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Nuclear site initiative is good, but gaps remain

President Barack Obama is trying to revive the U.S. nuclear industry with $8.1 billion in federal loan guarantees for two reactors in Georgia. Investment in nuclear power dried up after the 1979 accident at Three Mile Island in Pennsylvania.

Since then other nations have pressed forward with nuclear power, but not without government help.

The sheer cost and long lag time between startup and production make nuclear plants unattractive to private investors. But as the nation weans itself from carbon-based sources of energy, it will need more than wind, water and solar.

Nuclear power would provide a source that would be available at the flip of a switch without reliance on the vagaries of weather.

As the president noted, just one of the Georgia plants could cut carbon emissions by 16 million tons a year when compared with a coal-powered plant of the same size.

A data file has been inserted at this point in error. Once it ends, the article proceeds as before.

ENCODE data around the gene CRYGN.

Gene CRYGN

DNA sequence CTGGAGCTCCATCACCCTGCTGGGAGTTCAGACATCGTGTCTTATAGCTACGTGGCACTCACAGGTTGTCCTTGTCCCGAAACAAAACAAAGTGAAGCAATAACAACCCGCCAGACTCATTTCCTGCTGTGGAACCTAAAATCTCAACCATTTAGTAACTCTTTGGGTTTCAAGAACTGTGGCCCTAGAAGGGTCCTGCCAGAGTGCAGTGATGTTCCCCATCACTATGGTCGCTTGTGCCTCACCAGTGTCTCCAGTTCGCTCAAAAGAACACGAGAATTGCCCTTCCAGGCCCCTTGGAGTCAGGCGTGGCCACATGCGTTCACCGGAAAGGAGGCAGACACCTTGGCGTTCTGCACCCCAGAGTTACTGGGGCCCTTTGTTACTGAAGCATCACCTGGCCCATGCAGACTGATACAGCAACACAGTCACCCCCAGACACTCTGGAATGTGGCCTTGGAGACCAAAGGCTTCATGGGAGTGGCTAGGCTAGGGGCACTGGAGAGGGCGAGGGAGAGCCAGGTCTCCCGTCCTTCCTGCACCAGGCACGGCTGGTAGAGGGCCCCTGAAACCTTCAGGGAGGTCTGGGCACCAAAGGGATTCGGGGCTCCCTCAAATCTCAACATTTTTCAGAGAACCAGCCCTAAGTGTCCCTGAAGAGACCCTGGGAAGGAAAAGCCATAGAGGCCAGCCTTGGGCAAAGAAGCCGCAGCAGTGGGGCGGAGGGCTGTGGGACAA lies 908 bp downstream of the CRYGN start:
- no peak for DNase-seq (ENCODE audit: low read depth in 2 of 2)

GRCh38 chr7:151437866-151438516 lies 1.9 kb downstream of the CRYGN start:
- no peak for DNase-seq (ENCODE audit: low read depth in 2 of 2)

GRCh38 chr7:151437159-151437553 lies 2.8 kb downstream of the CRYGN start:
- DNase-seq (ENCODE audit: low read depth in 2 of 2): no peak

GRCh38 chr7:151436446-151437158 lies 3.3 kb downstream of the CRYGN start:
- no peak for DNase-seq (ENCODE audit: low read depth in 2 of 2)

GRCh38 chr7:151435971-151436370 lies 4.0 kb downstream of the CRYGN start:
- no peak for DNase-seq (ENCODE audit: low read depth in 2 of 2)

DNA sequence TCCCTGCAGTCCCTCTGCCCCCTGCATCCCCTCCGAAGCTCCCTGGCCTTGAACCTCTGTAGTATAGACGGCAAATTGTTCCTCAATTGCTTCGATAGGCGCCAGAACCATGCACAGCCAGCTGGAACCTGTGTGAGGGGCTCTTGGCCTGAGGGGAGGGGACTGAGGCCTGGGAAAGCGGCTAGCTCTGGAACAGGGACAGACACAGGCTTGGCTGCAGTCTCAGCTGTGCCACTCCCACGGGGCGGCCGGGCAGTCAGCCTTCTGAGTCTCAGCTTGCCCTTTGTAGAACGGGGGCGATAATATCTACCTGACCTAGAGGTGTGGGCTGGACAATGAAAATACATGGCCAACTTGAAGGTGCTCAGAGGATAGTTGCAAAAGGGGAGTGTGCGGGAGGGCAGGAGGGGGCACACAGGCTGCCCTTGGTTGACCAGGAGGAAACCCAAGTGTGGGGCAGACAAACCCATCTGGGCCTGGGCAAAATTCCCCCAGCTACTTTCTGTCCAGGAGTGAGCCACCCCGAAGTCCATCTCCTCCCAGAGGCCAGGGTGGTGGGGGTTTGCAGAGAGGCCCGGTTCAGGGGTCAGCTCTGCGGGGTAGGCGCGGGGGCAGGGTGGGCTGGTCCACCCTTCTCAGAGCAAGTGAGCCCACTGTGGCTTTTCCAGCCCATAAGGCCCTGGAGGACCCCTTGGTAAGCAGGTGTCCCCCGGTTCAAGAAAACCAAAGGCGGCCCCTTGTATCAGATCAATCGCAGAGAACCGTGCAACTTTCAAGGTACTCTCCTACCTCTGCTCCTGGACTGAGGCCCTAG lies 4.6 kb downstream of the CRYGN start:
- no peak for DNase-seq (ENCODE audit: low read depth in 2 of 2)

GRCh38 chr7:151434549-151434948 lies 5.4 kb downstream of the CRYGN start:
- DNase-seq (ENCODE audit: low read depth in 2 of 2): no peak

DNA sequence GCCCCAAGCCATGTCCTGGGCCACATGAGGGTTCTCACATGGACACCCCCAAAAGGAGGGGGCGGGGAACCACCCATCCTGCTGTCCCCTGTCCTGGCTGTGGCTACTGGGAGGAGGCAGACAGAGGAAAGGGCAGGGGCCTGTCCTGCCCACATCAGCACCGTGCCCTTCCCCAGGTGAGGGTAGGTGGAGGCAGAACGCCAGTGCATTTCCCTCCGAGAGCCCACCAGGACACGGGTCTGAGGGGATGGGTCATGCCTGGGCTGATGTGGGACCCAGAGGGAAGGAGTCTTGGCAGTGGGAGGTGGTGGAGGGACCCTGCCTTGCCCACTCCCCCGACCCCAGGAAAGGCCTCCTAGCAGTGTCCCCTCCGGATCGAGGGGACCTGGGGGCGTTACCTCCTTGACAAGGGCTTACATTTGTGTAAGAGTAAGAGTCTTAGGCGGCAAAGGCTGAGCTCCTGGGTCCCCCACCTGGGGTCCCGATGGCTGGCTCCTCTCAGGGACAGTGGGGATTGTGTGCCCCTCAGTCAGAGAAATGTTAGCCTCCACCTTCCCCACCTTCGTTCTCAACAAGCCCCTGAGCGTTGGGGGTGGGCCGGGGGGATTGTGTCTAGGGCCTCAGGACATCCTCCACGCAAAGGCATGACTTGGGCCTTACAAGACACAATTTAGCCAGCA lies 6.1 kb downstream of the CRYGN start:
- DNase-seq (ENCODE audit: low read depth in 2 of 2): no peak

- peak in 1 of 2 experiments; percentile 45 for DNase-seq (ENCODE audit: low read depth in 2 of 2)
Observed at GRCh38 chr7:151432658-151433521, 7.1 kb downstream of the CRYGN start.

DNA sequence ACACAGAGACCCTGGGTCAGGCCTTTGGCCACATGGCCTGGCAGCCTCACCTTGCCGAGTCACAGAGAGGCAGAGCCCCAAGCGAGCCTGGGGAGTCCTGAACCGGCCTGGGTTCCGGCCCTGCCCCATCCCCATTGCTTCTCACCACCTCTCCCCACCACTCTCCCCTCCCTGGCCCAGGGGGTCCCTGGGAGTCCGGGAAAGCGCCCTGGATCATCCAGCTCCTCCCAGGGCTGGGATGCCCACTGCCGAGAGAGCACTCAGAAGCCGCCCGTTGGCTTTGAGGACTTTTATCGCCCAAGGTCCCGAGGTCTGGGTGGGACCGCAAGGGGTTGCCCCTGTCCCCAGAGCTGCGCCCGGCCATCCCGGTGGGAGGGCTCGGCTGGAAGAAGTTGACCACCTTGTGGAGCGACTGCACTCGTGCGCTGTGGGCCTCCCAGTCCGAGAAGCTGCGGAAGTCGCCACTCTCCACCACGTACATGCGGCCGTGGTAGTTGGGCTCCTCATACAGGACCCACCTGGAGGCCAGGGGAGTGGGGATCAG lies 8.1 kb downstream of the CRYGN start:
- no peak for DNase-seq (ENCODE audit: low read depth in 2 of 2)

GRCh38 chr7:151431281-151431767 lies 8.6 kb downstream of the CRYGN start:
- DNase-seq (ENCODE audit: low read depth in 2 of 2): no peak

However, the idea of nuclear power and the reality of producing it are different matters.

First, the plants are very expensive, running into the billions. And cost overruns and project delays are common. Because safety is paramount, such plants need to be carefully designed and monitored.

To meet its targets for reductions in greenhouse gases, the U.S. must produce 180 reactors by 2050. That is a huge budgetary commitment, and the administration cannot count on the private sector to take over without significant incentives.

Second, there need to be places to deposit nuclear waste. The Obama administration does not have a good answer for this, especially after giving up on Yucca Mountain as a repository.

The site beneath an isolated Nevada mountain range has been the focus of debate for a very long time. The Hanford Nuclear Reservation was hoping to ship its waste there, but is now stuck.

Tri-City leaders recently delivered a letter to the U.S. Energy Department accusing the administration of violating the Nuclear Waste Policy Act by abandoning Yucca Mountain. Without a repository, the Tri-Party Agreement to clean up Hanford is also at risk. Multiple lawsuits are a distinct possibility.

About one-fifth of the nation’s power is produced by nuclear plants. No major accidents have occurred in three decades.

But Obama’s plan leaves out critical details. Until he fills in the blanks, the nation should be wary.

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